This preview shows page 1. Sign up to view the full content.
Unformatted text preview: approved by the legislature as part of the state’s capital improvement
appropriations bill. In 1993-94, capital spending averaged about $500 per student
State Start-Up Assistance: None.
Uniform Financial Reporting and Auditing Practice: Same system as other public schools.
Responsibility for Debt: No debt allowed. Even the board of education cannot hold debt.
Ownership of Assets: Facilities and assets belong to the state of Hawaii as do school facilities for regular schools.
Unexpended Funds: All unexpended funds revert to the central budget at the conclusion of the fiscal year.
Teacher Retirement: Same employee retirement systems as all public school employees. Appendix 131 Venturesome Capital: State Charter School Finance Systems Basic Elementary
FTE $/Member Hawaii
Summary of total spending
Special funds a
b $ 2,733
49 Urban At-Risk
FTE $/Member 100
2 Middle Cost
FTE $/Member 0
11 $ 3,213
28 $ 3,793
$ 183 $ 260 $ 260 $ 260 $ - $ - $ - Federal funding
Other federal programs
Bilingual and immigrant $
12 Total revenue $ 3,073 Central administration
c Transportation d $ 3,692 $ 4,561 ASSUMPTIONS: Each school has 100 students. Data are reflective of 1997-98 school year. Basic elementary
charter school (modeled after Waialae charter school) enrolls few special education students and does not
qualify for Title I funding. Middle charter school (modeled after Lanikai charter school) is an elementary school
with a special education population matching the Hawaiian average and gets Title I funding. At-risk upper
grade charter school (modeled after a regular high school in Honolulu) has a high special education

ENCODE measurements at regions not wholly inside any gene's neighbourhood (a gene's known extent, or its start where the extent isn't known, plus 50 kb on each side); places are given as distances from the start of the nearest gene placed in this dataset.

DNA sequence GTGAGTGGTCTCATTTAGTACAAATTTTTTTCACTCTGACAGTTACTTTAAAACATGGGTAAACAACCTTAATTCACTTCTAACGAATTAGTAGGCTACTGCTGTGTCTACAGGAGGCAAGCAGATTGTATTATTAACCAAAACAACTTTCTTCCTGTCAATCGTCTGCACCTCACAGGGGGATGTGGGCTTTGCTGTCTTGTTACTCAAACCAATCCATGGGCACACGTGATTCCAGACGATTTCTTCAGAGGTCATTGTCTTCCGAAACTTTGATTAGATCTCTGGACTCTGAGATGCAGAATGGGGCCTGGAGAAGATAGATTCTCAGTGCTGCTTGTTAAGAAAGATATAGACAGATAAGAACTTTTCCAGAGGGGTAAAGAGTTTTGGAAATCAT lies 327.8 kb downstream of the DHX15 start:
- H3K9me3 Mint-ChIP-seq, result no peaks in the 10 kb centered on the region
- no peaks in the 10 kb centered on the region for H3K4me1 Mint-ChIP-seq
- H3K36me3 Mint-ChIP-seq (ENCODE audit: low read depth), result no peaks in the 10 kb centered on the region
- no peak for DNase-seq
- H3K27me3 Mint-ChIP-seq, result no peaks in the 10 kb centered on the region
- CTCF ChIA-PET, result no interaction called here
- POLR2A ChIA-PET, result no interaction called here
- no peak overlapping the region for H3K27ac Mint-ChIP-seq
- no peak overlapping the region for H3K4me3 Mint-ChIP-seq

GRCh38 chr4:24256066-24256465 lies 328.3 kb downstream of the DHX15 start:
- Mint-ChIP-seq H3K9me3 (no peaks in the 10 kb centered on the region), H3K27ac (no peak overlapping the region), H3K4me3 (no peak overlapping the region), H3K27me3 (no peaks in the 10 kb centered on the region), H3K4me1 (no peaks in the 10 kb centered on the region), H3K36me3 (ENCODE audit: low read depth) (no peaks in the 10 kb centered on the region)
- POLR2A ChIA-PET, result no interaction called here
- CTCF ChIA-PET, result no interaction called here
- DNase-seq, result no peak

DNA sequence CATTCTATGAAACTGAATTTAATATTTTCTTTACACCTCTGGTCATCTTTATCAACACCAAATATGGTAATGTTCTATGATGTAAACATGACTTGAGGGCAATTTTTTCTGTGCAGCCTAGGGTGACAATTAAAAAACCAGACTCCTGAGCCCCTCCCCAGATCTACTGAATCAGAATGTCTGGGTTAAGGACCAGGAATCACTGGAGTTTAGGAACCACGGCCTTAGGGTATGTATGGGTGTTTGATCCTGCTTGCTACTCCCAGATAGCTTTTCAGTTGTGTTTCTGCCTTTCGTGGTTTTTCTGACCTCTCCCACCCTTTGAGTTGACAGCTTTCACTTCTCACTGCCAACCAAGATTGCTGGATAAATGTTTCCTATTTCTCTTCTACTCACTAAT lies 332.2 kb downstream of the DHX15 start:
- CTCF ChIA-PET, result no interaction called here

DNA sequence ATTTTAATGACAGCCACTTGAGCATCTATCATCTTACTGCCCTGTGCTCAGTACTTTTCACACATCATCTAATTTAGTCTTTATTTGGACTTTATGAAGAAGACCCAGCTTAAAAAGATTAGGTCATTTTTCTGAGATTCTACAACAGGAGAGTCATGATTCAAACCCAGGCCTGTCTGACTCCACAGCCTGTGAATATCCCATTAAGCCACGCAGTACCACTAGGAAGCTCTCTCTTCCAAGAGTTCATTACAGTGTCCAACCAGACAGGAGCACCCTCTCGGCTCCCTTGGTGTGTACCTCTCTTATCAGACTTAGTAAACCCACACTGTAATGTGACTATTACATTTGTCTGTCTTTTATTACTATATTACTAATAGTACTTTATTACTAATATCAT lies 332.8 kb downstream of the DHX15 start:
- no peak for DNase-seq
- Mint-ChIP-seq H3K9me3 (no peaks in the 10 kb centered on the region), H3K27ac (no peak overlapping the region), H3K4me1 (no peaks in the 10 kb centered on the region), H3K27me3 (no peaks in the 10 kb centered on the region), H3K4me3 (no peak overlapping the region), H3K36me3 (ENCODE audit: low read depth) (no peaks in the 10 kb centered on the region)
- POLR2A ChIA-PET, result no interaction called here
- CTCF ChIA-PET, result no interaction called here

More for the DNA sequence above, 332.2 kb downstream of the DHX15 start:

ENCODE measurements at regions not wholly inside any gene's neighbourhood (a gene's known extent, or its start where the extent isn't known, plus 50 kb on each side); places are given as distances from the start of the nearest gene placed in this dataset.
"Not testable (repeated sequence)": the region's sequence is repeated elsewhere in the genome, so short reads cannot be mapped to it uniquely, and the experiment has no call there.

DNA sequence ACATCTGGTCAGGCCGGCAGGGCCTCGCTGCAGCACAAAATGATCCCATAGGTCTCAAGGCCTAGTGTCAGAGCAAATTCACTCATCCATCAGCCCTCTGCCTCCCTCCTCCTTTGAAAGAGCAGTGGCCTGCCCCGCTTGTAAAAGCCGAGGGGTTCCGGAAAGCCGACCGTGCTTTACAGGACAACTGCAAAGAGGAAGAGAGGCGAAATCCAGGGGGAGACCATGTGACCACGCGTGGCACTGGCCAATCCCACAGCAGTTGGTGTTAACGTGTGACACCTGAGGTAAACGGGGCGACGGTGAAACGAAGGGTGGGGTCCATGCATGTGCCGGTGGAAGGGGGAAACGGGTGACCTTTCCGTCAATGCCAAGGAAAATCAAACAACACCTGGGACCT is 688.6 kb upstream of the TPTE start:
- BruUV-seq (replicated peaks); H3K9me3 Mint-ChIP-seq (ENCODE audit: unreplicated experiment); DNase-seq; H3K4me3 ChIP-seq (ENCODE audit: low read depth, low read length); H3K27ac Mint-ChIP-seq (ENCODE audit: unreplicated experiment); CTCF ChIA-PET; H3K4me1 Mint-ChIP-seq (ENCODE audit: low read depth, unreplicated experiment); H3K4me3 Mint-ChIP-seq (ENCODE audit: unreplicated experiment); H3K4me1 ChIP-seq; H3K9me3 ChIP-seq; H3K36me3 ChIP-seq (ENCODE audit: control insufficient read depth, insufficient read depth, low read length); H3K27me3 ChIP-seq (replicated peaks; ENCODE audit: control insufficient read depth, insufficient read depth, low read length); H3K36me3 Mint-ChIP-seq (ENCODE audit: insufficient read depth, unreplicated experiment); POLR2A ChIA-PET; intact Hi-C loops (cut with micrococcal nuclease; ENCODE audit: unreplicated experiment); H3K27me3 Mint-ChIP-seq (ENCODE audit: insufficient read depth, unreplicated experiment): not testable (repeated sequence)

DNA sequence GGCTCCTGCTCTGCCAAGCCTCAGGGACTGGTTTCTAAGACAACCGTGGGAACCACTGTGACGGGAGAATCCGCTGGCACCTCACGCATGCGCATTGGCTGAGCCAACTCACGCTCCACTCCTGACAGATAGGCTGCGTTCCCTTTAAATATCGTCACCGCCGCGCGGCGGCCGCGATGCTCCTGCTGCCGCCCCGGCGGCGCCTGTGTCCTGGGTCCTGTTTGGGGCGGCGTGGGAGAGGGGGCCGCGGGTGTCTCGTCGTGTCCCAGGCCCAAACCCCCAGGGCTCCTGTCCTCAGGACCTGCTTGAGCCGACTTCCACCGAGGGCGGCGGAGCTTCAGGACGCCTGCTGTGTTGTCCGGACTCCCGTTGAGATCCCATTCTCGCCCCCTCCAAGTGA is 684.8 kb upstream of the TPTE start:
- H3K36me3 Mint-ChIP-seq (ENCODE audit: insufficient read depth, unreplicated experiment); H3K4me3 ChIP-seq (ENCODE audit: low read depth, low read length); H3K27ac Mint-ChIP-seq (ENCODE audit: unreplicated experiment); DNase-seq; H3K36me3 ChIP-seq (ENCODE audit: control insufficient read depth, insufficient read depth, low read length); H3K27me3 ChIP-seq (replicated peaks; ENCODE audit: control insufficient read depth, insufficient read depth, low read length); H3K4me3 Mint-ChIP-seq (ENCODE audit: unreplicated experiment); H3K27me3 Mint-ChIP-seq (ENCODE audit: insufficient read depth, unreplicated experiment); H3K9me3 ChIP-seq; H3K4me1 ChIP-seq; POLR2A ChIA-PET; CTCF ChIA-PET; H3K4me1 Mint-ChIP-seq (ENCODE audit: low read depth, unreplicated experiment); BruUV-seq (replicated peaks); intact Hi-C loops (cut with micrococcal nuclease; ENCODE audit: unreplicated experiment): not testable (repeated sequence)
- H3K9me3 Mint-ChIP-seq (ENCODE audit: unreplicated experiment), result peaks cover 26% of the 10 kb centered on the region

population and is assumed to receive twice the state average Title I allocation.
a Excludes restricted federal and state categorical funds.
Estimated central administration costs per pupil in the state.
Approximately 95 percent of Hawaiian students do not receive transportation services.
Based on methodology applied to all other states. Current charter schools do not have Title I programs and
do not get federal funding in the amounts listed in the table.
b 132 Appendix Illinois Illinois
In 1997-98, six of the seven operating charter schools were located in Chicago. While
funding generally flows through local school districts, new legislation in 1998 allows
rejected applicants to appeal to the state board of education, and if approved by the state
board, funding is deducted from state aid payments to the host school districts.
Base Funding: School districts pay charter schools 75 percent to 125 percent of the school district’s “per-capita tuition.” The specific amount within that range is specified in the
contract.6 Per-capita tuition, a very specific calculation uniquely derived from each school
district’s annual financial report, represents the cost of education for a regular studen...
View Full Document
This note was uploaded on 02/11/2013 for the course ECON 101 taught by Professor Smith during the Spring '09 term at Harvard.
- Spring '09